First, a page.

Do those who vehemently and oftentimes quite hysterically rise to the defence of this Government’s self-aggrandizing post-war policies, pause to ask themselves as to why we are now witnessing extreme intolerance directed at the minorities which was not seen even when the North and East war was at its fiercest? Perhaps some reasoned and calm [...]


The bitter cost of bringing the genie out of the bottle


Do those who vehemently and oftentimes quite hysterically rise to the defence of this Government’s self-aggrandizing post-war policies, pause to ask themselves as to why we are now witnessing extreme intolerance directed at the minorities which was not seen even when the North and East war was at its fiercest?
Perhaps some reasoned and calm introspection in this regard is long overdue.

The playing of a dangerous game
Good examples are the post 2009 attacks on Hindu, Moslem – and for that matter, non-mainstream Christian – places of worship by militant groups who remain outside the reach of the law.  This Government appears to look blandly on such attacks. Powerful figures within the establishment even offer covert support as was the case when President Mahinda Rajapaksa’s brother, Defence Secretary Gotabhaya Rajapaksa attended official ceremonies of the Bodu Bala Sena which is clearly implicated in attacks on mosques.

Does the Government think that by bringing the genie unpleasantly out of the bottle at carefully timed intervals, that it can intimidate the minorities as well as embolden its majoritarian and nationalist platform, thus preventing the generally decent Sinhala majority from rising up in arms against its corrupt extravagance which has impacted most drastically on the daily low/middle income wage earner?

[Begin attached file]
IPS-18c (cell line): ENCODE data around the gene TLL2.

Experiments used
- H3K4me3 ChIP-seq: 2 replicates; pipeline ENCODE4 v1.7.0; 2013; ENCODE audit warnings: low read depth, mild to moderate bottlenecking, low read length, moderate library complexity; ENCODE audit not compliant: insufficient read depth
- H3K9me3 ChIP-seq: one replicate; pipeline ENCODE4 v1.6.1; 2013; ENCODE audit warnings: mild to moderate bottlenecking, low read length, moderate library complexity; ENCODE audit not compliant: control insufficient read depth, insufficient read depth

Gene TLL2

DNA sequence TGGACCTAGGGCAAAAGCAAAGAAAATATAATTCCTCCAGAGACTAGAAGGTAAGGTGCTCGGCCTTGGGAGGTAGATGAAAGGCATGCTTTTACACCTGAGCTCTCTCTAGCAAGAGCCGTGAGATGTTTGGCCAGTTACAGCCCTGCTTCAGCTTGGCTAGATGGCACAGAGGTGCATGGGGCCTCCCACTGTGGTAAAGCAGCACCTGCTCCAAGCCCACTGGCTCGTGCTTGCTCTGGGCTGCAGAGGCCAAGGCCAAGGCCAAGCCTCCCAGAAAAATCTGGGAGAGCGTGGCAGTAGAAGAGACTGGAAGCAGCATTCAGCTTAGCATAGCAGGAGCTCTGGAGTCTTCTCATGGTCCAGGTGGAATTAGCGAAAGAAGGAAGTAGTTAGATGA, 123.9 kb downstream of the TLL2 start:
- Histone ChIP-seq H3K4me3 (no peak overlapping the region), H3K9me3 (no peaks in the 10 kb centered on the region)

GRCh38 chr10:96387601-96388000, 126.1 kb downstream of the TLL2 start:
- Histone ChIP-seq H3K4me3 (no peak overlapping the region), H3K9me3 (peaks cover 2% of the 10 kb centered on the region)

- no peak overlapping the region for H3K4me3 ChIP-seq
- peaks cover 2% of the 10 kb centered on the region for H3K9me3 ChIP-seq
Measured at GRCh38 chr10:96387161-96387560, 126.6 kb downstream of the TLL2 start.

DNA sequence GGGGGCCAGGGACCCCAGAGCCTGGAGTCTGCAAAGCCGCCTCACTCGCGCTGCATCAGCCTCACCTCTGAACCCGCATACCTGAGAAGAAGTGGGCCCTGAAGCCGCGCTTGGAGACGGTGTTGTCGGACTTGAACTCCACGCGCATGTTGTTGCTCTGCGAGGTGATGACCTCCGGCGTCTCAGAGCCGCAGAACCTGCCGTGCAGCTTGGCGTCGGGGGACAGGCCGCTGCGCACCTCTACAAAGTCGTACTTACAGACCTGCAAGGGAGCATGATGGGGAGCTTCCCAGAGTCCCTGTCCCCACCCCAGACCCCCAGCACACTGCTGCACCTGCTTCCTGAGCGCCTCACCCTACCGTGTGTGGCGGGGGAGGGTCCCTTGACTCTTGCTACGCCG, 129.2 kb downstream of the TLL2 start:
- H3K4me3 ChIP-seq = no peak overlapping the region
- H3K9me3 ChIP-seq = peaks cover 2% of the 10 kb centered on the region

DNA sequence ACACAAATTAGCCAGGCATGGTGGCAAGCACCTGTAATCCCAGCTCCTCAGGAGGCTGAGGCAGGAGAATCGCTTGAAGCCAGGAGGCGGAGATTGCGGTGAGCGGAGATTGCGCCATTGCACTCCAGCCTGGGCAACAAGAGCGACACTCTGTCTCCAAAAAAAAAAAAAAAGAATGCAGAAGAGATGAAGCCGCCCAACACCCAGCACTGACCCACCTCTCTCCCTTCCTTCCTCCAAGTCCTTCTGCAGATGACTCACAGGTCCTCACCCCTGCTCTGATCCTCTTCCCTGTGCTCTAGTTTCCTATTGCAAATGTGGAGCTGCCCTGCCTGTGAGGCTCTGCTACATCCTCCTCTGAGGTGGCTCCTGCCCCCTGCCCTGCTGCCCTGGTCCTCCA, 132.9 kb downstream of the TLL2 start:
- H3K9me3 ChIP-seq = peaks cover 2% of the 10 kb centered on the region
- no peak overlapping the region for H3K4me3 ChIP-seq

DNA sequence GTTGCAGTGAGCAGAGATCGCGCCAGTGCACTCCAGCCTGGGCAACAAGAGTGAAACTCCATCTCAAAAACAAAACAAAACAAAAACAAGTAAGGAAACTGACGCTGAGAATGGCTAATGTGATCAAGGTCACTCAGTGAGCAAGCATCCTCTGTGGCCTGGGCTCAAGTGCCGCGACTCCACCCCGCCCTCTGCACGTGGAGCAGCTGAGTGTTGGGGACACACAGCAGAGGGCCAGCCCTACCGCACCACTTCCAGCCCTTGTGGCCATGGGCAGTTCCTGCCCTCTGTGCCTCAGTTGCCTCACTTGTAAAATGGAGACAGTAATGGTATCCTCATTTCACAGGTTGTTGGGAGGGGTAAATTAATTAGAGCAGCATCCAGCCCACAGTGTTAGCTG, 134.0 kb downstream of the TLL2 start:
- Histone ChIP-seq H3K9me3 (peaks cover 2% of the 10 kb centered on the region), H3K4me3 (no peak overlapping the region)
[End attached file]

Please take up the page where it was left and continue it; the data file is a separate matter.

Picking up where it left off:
Whatever may be the reason for such twisted policies, it is a dangerous game that is being played. This is precisely why Sri Lanka is fast losing sympathy in the world as we can see not only by the increasingly critical language resorted to by Western nations but also by India and Japan whose veiled calls to the Government to demonstrate restraint and bona fides, tell an eloquent tale. These are warning signals that Sri Lanka may well recognize even at this late stage.

Looking to the LTTE as an example
Indeed the Rajapaksa Government may look to the Liberation Tigers of Tamil Eelam (LTTE) as an illustrative example, as delightfully perverse as this may be. When the LTTE attacked the Dalada Malgawa, massacred Buddhist monks and worshippers at the Sri Maha Bodhi in Anuradhapura, in Aranthalawa and elsewhere during the conflict years, these events led to seminal changes in international perception.

The LTTE was recognized as totalitarian, decimating Tamil citizens, intellectuals and thinkers who opposed them as well as Sinhalese and Muslims. This was a perception that stood to the benefit of the country despite latter-day politicians of the Tamil National Alliance (TNA) who persist in hailing the late leader of the LTTE as a hero.